Imagine you arrive in a new country, and you do not have your phone. You cannot call or text anyone, you cannot search up the route to your hotel or Airbnb, and you cannot translate how to ask the locals where the nearest bus stop is. Many refugees feel lost and cut off from all technology upon their arrival to their countries of asylum. Many do not even know how to use the technology presented to them during their resettlement. Women in particular face a number of problems when learning to navigate unfamiliar technology in a new country with an unknown language.
A refugee is a legal term defined by the United Nations Refugee Agency as someone unable or unwilling to return to their country of origin from fear of prosecution “for reasons of race, religion, nationality, membership of a particular social group, or political opinion.” Professor Negin Dahya, from the Institute of Communication, Culture, Information, and Technology, has carried out research concerning the technologies accessible through refugee service providers. She explored women’s experiences navigating technology shock when migrating to the United States. “We often hear people talk about refugees as a homogenous group, and that is very much inaccurate. Women who experience forced migration are often overlooked as a distinct category within the refugee group,” notes Professor Dahya.
Her research seeks to create policies to help refugee women adjust more easily to the innovative technologies in their new countries. When Professor Dahya talks about technology, she does not just mean mobile phones, computers, and the internet. She mentions that technology also includes home appliances like sewing machines, laundry machines, and dishwashers that women struggle with when settling in a new place. One of the refugee women she met during her research said she faced a problem using a dryer for the first time. “At first, I didn’t understand how to use the dryer at all. My friend came to me and said: ‘What kind of a greasy layer do you have here [talking about the lint trap]? And I said: ‘How do I know that it has to be cleaned? This is my first time using it,’” shared the woman.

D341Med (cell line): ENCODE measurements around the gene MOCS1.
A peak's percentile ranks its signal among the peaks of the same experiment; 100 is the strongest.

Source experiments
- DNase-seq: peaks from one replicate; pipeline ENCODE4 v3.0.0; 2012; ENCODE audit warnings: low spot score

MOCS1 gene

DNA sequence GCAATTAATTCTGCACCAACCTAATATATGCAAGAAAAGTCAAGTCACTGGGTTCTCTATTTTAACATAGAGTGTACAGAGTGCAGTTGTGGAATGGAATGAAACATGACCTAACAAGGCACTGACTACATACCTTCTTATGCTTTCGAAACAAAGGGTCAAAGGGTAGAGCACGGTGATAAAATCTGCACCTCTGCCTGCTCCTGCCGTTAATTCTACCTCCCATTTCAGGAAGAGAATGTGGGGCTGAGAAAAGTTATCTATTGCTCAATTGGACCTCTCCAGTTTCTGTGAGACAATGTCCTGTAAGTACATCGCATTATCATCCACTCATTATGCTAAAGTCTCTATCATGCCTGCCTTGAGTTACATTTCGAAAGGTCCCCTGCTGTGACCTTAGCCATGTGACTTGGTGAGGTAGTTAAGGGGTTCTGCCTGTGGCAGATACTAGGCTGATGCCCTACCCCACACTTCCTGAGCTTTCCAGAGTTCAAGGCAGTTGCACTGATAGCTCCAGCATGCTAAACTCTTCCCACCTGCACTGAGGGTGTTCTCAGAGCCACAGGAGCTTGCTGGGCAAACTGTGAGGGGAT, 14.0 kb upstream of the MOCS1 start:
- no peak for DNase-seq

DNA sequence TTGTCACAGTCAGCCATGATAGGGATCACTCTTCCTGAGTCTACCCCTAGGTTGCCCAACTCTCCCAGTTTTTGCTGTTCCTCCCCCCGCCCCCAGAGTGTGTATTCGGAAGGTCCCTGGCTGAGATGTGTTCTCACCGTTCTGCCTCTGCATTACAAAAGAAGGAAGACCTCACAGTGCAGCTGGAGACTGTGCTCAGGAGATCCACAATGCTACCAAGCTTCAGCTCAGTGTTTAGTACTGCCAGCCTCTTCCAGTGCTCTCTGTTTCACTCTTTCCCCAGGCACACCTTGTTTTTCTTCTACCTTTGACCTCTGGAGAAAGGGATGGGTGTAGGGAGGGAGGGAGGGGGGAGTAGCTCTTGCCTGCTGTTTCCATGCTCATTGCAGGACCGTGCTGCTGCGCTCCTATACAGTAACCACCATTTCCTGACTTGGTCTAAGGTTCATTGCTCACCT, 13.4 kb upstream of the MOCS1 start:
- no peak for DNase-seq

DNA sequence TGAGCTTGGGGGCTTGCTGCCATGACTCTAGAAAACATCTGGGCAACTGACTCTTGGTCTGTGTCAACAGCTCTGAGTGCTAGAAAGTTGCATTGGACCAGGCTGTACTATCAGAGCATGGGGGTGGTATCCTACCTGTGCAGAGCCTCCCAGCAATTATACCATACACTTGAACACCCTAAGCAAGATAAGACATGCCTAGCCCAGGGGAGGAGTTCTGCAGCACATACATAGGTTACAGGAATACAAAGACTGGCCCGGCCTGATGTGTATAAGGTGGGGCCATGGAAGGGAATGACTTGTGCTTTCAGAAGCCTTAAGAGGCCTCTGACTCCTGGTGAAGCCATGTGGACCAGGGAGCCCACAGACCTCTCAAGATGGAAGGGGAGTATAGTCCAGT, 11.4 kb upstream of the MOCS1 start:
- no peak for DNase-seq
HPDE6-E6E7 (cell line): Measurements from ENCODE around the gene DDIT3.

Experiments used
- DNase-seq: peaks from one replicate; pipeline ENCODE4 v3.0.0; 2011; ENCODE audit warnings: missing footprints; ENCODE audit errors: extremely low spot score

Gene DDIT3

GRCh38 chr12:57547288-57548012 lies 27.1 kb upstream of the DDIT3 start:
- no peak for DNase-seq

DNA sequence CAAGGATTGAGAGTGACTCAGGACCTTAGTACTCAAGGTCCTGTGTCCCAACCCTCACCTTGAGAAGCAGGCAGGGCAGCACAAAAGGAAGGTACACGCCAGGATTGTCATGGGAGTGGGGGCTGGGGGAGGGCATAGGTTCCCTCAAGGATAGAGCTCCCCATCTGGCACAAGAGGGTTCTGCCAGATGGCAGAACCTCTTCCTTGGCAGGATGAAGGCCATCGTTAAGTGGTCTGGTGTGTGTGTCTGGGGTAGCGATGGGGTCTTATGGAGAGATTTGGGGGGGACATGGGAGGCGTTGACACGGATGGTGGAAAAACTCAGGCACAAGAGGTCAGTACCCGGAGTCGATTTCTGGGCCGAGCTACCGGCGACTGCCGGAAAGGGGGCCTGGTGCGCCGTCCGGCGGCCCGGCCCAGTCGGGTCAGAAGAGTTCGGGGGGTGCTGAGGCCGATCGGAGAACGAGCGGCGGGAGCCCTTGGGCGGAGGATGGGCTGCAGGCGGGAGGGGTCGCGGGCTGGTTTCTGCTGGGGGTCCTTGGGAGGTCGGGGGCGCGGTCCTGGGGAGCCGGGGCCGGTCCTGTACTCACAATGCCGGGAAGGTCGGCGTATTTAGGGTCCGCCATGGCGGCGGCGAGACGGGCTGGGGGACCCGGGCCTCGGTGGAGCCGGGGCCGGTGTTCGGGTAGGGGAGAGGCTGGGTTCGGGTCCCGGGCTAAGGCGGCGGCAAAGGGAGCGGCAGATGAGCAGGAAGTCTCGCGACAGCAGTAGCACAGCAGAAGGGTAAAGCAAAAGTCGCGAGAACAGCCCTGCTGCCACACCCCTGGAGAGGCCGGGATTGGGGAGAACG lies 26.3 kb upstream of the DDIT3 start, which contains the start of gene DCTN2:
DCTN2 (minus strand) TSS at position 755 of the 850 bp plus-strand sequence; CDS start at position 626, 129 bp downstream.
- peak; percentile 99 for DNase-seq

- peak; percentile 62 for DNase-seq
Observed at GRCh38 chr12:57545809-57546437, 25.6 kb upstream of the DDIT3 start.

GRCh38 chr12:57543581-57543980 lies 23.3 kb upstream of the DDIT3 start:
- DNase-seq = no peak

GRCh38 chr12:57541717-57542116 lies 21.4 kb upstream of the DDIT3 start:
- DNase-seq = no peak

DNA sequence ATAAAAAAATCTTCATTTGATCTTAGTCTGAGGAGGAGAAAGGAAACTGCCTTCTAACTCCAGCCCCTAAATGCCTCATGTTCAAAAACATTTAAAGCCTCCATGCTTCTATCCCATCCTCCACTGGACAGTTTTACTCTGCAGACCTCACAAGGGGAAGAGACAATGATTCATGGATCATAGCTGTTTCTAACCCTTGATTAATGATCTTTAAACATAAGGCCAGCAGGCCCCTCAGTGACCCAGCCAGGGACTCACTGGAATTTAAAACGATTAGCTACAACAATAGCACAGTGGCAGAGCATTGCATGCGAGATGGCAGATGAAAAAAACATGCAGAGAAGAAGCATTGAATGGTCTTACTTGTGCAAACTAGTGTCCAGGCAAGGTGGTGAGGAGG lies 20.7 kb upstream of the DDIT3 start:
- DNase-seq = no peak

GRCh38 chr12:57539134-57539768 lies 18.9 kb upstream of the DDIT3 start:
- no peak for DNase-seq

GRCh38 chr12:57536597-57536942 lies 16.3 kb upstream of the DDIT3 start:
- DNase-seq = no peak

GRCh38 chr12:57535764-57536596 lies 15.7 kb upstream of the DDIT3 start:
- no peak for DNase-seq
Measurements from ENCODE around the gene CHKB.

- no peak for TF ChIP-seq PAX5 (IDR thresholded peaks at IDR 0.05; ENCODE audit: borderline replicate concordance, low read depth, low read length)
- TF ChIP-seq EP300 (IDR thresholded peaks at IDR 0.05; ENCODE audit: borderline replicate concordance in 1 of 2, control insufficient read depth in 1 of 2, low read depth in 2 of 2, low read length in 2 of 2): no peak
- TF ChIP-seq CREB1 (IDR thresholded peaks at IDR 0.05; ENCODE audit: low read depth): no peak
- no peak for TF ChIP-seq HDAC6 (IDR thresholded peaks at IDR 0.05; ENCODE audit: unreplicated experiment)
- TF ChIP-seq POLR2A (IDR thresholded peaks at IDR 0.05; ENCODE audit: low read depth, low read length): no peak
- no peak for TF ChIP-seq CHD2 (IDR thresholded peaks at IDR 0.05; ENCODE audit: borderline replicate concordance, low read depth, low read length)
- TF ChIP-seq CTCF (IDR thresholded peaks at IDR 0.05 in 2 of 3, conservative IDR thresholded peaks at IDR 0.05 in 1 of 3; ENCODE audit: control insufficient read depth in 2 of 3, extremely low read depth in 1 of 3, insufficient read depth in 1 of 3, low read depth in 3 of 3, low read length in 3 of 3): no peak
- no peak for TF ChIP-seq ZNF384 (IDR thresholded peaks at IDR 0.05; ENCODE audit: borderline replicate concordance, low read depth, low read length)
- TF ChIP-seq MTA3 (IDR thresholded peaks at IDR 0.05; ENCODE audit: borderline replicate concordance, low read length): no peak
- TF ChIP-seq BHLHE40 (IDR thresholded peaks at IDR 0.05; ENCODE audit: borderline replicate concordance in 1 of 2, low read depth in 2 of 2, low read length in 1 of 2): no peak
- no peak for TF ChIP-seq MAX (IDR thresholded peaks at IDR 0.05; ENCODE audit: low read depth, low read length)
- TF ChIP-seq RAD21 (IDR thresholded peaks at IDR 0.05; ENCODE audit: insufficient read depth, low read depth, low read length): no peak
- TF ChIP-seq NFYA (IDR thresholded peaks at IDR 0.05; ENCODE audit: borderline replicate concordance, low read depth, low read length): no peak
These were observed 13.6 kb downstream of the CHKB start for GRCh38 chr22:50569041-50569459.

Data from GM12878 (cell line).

Unlike the men, throughout resettlement, women have less opportunity to brush up on their English skills. Men usually have a chance to be out of the house more and focus on learning a new language, while their wives stay home and care for the children. That is why men often become the interpreters of technology for their wives.
And yet, there are situations when even they cannot help the women. In a discussion with a participant from one of Professor Dahya’s focus groups, she learned that using Google Maps while driving seems almost impossible to many refugee women. They find it extremely difficult to be able to focus on the road in an unfamiliar place and listen to the GPS in English at the same time. Besides, most participants said they did not know how to change the language in the app.
Navigating new technology when cleaning, cooking, driving, and dealing with official documents can be frustrating. The technological interactions that bring the most stress for women seem to relate to daily activities, which they most likely did not have to think about when living in their native countries. “We had women also talking about using the self-checkout at the grocery store and having a line of people behind them. Many of us have experienced the feeling that sort of stress around how to navigate a new tool,” explains Professor Dahya.
Issues with new technology follow refugee women throughout their job search too. Digital technologies are often embedded within different employment-related services, such as websites for job search, CV prep, and entrepreneurship training. Without additional instructions, refugee women end up being cut off from the digital and physical worlds.
During her research, Professor Dahya discovered that many refugee women use leisure media like YouTube and Netflix at home to engage in different levels of self-learning. But she believes this is not enough. Women beginning their resettlement in a new country experience significant anxiety related to the gaps in their knowledge about new technologies. For this reason, humanitarian organizations need to implement technology training for refugees to feel well-adjusted and well-versed in the digital world when restarting their lives in a new place.
Associate Features Editor (Volume 49) — Olga is a second-year student studying Professional Writing and Communications and completing a double minor in French and Environmental Management. She joined The Medium this year as an Associate Features Editor and is excited to start connecting with many interesting people for her interviews. In her spare time, you can find her taking long mental-health walks around UTM's campus and listening to Harry Styles’ latest album. Olga hopes the students of UTM will be able to see themselves in her articles and relate to the stories of her interviewees.